A Closer Look at the Signing of Kyle Gibson

Chris Halicke

The Rangers went into the winter with the plan to spend a significant amount of money and go after the top free agents on the market. 

The signing of Kyle Gibson to a three-year, $30 million contract doesn't satisfy this plan, but it's a nice start to a winter that is hopefully full of Rangers' signings. Or at least a couple big ones.

Gibson has a career ERA of 4.52, which doesn't jump off the page at most people. His issues with ulcerative colitis, the same disease that plagued ex-Ranger Jake Diekman, slowed him down quite a bit in 2019. 

Despite the issues with his health in 2019, he still managed to pitch over 160 innings and maintained the same kind of stuff off the mound. This is also a pitcher who has logged over 194 innings twice in seven seasons.

Gibson wasn't brought to Texas to be the number three starter. Texas is still looking to add to the rotation, initially pursuing the likes of Zack Wheeler or Hyun-Jin Ryu. 

That would mean Gibson's largest role would be the number four spot in the rotation, which could end up being a sneaky smart move by the Rangers. Texas signed Mike Minor, coming off health issues, to a three-year, $28 million contract two offseasons ago. They signed Lance Lynn, coming off health issues, to a three-year, $30 million contract last offseason.

Do you see the pattern here?

The difference here is Gibson won't be thrust into the role Minor or Lynn were thrown into in 2018 and 2019. Gibson will be brought it to be a quality starter near the back end of the rotation, pitch deep into games and provide as many quality starts as possible. He's turned in 27 of those in the past two seasons.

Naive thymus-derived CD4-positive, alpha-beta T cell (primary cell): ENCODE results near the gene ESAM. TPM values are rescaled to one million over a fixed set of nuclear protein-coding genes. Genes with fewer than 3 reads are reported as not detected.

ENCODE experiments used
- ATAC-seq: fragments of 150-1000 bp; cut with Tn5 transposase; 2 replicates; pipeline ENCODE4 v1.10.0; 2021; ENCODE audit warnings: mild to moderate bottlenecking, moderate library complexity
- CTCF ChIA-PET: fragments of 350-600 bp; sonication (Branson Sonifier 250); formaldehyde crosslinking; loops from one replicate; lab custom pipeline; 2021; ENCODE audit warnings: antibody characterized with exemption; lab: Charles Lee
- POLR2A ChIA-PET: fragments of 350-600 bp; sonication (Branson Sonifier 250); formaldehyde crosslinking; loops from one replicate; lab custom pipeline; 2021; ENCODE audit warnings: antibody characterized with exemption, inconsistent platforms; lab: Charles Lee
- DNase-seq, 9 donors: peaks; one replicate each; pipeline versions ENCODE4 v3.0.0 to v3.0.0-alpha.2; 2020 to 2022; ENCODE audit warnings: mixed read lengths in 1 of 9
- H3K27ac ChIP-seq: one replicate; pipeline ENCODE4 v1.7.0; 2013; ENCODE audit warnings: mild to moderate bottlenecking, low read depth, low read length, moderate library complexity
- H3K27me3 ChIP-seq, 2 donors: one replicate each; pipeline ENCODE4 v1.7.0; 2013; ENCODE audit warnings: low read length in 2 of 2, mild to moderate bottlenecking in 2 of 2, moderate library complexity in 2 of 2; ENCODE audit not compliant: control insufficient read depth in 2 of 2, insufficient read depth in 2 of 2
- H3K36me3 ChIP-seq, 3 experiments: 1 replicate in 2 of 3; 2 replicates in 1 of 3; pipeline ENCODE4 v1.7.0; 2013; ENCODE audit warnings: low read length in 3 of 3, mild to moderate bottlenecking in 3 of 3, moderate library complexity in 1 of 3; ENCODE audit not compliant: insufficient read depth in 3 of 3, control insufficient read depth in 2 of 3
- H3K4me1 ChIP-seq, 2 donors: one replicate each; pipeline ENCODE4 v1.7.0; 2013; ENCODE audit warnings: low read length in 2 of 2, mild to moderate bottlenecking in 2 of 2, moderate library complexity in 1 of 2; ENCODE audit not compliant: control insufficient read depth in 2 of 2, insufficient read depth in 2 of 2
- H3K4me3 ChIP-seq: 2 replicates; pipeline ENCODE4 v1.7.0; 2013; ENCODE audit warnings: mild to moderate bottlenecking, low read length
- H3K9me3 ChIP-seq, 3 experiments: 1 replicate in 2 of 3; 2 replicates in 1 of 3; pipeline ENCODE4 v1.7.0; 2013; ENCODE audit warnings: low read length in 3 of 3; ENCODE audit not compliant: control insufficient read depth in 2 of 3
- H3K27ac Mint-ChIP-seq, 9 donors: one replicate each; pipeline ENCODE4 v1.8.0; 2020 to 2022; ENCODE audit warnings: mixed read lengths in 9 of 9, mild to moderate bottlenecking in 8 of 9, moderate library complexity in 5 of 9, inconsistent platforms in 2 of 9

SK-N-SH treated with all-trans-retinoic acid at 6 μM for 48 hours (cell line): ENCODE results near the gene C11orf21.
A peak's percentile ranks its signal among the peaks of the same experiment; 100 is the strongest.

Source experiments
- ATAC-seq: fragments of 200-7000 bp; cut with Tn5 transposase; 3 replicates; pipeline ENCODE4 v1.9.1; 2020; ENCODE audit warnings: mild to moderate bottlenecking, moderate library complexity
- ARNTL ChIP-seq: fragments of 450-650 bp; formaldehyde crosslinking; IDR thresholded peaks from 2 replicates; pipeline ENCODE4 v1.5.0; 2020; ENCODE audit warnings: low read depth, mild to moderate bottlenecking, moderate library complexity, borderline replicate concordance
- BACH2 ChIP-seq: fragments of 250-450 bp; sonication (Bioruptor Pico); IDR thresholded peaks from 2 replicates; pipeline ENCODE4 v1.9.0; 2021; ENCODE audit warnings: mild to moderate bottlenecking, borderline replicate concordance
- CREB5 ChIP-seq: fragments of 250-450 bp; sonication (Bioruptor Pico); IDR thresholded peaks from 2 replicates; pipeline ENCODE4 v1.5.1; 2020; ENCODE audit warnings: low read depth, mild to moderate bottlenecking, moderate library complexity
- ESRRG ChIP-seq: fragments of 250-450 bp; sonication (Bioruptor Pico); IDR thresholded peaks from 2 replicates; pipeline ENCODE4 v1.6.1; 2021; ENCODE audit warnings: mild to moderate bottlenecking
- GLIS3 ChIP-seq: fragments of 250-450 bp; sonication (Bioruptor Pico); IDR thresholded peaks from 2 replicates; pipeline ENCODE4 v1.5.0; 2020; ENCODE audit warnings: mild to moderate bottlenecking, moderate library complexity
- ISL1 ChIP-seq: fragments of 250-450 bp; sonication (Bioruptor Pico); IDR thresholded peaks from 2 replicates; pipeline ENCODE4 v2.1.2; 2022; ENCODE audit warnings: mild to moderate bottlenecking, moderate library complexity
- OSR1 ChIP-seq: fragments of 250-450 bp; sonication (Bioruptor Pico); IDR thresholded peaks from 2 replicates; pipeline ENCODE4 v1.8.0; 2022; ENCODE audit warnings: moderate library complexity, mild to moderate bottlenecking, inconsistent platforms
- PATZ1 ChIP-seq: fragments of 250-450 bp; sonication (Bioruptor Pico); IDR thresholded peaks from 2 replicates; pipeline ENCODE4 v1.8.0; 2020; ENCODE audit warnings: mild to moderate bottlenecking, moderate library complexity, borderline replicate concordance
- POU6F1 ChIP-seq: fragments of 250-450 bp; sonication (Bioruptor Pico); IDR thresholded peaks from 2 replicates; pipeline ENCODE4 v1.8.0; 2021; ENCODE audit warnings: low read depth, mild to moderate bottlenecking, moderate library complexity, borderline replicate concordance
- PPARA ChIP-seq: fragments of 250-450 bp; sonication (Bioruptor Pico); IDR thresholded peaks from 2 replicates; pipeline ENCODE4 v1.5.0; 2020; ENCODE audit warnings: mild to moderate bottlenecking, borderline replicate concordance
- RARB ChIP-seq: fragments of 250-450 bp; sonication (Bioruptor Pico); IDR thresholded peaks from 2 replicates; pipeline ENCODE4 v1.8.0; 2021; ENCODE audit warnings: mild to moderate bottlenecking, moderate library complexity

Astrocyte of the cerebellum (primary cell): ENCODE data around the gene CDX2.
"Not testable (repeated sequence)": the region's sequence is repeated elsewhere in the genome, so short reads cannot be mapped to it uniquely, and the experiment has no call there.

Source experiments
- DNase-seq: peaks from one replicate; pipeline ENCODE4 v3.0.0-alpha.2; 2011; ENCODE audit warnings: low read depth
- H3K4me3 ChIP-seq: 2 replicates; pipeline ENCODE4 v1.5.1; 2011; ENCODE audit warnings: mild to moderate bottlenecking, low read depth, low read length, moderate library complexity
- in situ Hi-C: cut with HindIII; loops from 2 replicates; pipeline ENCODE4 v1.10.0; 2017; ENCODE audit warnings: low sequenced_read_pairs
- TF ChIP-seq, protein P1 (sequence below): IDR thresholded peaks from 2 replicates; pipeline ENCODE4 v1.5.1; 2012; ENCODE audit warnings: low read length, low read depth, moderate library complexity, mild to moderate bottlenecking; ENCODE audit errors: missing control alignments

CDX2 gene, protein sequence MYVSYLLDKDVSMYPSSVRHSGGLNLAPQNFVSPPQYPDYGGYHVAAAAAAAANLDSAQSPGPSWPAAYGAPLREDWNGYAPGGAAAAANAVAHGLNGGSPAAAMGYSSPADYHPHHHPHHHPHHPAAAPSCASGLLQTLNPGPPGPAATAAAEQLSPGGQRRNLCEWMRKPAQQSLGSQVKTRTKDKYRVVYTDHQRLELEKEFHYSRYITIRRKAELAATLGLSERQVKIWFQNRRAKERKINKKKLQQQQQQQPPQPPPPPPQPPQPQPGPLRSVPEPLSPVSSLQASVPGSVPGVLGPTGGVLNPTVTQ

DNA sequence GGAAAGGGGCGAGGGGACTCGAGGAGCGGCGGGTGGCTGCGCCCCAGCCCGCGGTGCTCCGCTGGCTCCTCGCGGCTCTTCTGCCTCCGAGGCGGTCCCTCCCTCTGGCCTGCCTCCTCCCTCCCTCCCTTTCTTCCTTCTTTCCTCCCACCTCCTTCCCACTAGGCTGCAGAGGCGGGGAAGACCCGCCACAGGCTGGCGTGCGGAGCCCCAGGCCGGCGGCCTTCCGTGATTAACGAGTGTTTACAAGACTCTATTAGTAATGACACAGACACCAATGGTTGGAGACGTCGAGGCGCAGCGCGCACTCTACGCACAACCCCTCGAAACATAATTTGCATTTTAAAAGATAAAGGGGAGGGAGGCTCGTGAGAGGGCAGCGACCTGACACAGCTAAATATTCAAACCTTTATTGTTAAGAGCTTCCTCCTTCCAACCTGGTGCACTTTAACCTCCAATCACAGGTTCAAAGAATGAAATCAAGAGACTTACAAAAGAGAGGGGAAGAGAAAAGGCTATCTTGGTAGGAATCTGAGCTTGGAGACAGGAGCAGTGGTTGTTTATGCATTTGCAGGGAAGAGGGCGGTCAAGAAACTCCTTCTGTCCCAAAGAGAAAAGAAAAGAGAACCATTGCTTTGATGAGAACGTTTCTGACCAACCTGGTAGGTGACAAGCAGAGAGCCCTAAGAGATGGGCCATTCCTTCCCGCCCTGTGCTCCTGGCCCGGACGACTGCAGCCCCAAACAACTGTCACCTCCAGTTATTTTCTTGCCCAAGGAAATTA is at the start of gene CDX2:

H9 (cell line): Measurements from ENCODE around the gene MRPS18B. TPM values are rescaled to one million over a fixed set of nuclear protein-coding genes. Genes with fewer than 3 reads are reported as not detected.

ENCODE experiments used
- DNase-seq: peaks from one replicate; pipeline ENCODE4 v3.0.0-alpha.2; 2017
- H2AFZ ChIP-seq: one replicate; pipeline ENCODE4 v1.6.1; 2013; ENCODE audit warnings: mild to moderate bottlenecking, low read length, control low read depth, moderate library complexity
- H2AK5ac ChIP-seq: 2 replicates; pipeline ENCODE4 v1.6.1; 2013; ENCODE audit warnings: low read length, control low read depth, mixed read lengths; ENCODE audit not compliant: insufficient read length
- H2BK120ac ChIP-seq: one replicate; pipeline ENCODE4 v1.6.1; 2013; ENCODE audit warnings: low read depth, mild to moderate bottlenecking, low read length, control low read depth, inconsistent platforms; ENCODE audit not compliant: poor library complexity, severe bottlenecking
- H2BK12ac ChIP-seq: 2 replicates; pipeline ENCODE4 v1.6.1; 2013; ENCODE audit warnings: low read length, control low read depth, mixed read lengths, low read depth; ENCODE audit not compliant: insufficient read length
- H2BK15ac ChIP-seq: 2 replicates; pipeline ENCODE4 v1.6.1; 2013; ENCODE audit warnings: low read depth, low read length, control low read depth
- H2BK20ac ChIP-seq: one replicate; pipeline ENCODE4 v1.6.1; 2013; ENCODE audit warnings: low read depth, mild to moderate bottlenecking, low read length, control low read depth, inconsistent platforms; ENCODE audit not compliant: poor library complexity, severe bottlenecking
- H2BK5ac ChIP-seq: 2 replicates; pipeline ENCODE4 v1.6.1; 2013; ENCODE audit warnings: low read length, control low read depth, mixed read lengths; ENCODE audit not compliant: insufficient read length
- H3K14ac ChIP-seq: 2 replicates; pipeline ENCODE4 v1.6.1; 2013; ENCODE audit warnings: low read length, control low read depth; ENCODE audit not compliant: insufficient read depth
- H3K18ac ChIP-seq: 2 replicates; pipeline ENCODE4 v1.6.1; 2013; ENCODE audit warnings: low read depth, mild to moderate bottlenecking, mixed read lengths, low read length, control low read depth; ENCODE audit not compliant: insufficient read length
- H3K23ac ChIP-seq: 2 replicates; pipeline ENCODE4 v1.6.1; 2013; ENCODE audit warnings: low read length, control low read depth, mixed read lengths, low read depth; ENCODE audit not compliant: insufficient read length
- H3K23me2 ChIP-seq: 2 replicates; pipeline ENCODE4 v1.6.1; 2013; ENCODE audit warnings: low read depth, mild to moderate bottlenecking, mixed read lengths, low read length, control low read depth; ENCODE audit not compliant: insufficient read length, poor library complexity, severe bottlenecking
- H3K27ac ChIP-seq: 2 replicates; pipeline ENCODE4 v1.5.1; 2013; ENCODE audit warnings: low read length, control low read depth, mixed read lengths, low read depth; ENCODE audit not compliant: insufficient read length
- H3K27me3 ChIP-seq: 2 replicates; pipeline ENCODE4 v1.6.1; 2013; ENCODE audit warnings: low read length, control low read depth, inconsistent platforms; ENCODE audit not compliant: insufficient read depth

This isn't one of those high-risk, high-reward moves Texas made for the likes of Matt Moore.

For those worried about the health issues, the contract isn't finalized yet. The deal is still pending a physical and likely won't be finalized until next week per Evan Grant of the Dallas Morning News. If Gibson fails the physical, he won't become a Ranger, and they will still be in play for other free agent pitchers on the market. Texas isn't handcuffed by limited funds like they have been the past few winters. 

The downside of the signing: Gibson never finds his form again and provides replacement-level pitching near the end of the rotation. 

The upside of the signing: He regains his form [and health] and becomes another bargain in the Rangers' rotation. 

This signing is worth the risk. If Gibson's worst pitching is behind him along with his health issues, he'll provide the Rangers very solid depth in their rotation.

Other Rangers News

On Tuesday night, the Rangers claimed RHP Nick Goody from the Cleveland Indians on unconditional release waivers. 

A former sixth-round pick of the New York Yankees in 2012, Goody struck out 11.1 batters per nine innings and had a 1.28 WHIP in 40.2 innings in 2019. 

Since the Rangers put in this claim before agreeing to the contract with Kyle Gibson, if Goody accepts the assignment, he will take the vacated roster spot left when Adrian Sampson left for the KBO in South Korea. A subsequent roster move will then have to be made to make room for Gibson.

If Goody accepts the assignment, he is projected to make $1.1 million in his first season of arbitration. He will compete for a spot in the Rangers' bullpen. 

In other Rangers' news, Texas designated two players for assignment to finalize their 40-man roster before last week's deadline. One of those players will remain in the organization, while another will not.

CD Pelham spent time on the Rangers' major league roster in 2018, but severely struggled with command and never saw the big leagues in 2019. He has a big arm that the Rangers liked, but when push came to shove, there was just no spot for him. 

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